Service sector growth slows in March | The Lawyer – Hepburn
Growth in Australia’s service sector has slowed due to price pressures and staff shortages.
The Australian Industry Group’s services performance index fell 3.8 points to 56.2 in March, although it still held above the 50-point mark, which separates expansion of contraction.
“Australia’s services sector continued its positive run in March, although the pace of growth slowed in the face of mounting input price pressures, difficulties in finding staff and new wage pressures,” it said. said Ai Group chief executive Innes Willox.
“The sharp increase in new orders reported in March will see the capacity of many businesses stretched over the coming months, while the availability of staff and the supply of inputs are expected to remain constrained.”
Separate new figures could indicate whether the labor market has tightened further and whether the unemployment rate is on the verge of falling below 4% for the first time in almost 50 years.
The Australian Bureau of Statistics will release its payroll employment report for the fortnight to March 12 on Thursday, with a guide to the full March labor force report due out next week.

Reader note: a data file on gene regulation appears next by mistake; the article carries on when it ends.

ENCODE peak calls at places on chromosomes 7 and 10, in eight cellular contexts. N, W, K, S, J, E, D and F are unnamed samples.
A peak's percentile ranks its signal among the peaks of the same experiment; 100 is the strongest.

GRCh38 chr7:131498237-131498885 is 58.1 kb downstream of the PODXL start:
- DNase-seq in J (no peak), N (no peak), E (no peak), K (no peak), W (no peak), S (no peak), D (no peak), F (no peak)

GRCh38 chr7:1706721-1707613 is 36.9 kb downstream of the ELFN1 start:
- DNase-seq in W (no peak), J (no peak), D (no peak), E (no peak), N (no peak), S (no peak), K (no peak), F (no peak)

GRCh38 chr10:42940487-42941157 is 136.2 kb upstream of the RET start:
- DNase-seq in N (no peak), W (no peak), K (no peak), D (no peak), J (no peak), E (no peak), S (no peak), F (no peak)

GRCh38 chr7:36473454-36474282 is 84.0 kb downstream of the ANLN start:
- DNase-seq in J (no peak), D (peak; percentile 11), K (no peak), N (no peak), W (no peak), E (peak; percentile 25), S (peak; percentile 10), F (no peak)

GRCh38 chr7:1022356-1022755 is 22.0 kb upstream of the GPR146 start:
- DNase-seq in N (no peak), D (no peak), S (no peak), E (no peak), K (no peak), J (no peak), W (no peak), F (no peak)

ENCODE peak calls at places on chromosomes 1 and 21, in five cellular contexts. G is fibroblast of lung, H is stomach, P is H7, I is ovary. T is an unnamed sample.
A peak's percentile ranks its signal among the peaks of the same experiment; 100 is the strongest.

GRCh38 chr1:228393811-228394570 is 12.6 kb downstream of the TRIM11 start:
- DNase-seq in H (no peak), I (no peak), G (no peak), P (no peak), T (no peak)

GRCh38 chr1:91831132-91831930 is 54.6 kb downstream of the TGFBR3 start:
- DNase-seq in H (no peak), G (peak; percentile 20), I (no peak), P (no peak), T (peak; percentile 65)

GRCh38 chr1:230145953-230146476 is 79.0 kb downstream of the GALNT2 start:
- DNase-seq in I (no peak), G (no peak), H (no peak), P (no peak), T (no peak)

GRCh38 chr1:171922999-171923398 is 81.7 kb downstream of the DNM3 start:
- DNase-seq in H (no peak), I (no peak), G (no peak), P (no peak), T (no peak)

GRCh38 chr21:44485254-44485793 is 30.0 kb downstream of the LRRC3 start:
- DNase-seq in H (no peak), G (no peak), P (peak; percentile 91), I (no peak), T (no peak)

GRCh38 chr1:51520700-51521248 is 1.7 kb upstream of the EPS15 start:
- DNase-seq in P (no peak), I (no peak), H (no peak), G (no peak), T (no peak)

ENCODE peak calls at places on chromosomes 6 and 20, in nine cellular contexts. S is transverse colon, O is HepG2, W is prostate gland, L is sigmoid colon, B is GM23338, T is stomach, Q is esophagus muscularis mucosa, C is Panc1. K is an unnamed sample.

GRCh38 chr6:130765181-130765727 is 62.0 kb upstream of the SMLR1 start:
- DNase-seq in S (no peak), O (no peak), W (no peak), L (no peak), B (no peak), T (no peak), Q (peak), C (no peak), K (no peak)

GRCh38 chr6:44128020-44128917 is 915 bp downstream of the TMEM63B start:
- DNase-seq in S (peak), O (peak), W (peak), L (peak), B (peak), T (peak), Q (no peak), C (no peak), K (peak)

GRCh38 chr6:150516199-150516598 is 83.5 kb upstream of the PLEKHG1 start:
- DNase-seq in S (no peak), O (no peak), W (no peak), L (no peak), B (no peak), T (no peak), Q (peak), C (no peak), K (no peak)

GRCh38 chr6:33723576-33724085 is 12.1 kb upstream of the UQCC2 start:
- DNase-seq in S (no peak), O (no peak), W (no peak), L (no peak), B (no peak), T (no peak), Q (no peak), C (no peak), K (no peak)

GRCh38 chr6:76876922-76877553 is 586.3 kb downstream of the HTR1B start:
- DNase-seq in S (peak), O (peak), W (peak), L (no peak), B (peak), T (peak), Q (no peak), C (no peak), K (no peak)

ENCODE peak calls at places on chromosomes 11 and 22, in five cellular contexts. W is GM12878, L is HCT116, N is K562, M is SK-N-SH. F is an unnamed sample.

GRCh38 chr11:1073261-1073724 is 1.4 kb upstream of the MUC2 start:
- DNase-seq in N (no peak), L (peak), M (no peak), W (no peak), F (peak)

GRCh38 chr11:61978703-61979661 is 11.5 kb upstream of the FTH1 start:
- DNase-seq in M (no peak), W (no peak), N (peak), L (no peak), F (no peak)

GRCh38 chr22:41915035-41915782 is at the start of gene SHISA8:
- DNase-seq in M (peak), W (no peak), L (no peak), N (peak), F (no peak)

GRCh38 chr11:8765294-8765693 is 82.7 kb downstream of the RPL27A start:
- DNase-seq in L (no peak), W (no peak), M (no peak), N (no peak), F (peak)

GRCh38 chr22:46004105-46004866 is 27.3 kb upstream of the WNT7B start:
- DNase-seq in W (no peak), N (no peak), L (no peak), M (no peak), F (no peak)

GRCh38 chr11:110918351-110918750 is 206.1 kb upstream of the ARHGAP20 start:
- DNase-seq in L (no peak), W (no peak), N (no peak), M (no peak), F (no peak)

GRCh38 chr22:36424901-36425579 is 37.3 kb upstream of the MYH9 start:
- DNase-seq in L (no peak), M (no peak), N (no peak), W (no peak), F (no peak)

The unemployment rate fell to 4%, its lowest level in 14 years, in February.
Both the Reserve Bank of Australia and the Treasury expect the unemployment rate to fall to 3.75% later this year, a level not seen since 1974.
But some economists predict that a rate below four percent could occur as early as March.
A faster drop in unemployment will add to speculation that the RBA could raise the cash rate as early as June.
The ABS will also release international trade figures for February on Thursday.
The consensus among economists points to a surplus of $12.1 billion, down slightly from the $12.9 billion surplus recorded in January.
However, Westpac economists forecast a surplus of $13.2 billion, a hair below the record high of $13.3 billion set last July.
They expect exports to be boosted by higher global prices and volumes for coal and LNG, extending the 7.6% rise in exports seen in January, which was led by iron ore. .
The Department of Industry, Science, Energy and Resources’ March Quarter Resources and Energy Report released earlier this week forecast export earnings to hit a record $425 billion. dollars for the 2021/22 financial year.
The report notes that Australia’s combined coal export earnings are expected to reach around $110 billion in 2021/22, with international coal prices at record highs amid war in Ukraine and La Nina weather. affect supply and demand.
“Coal becomes only the second Australian product after iron ore to cross the $100 billion annual export mark,” said Resources Minister Keith Pitt.
Australian Associated Press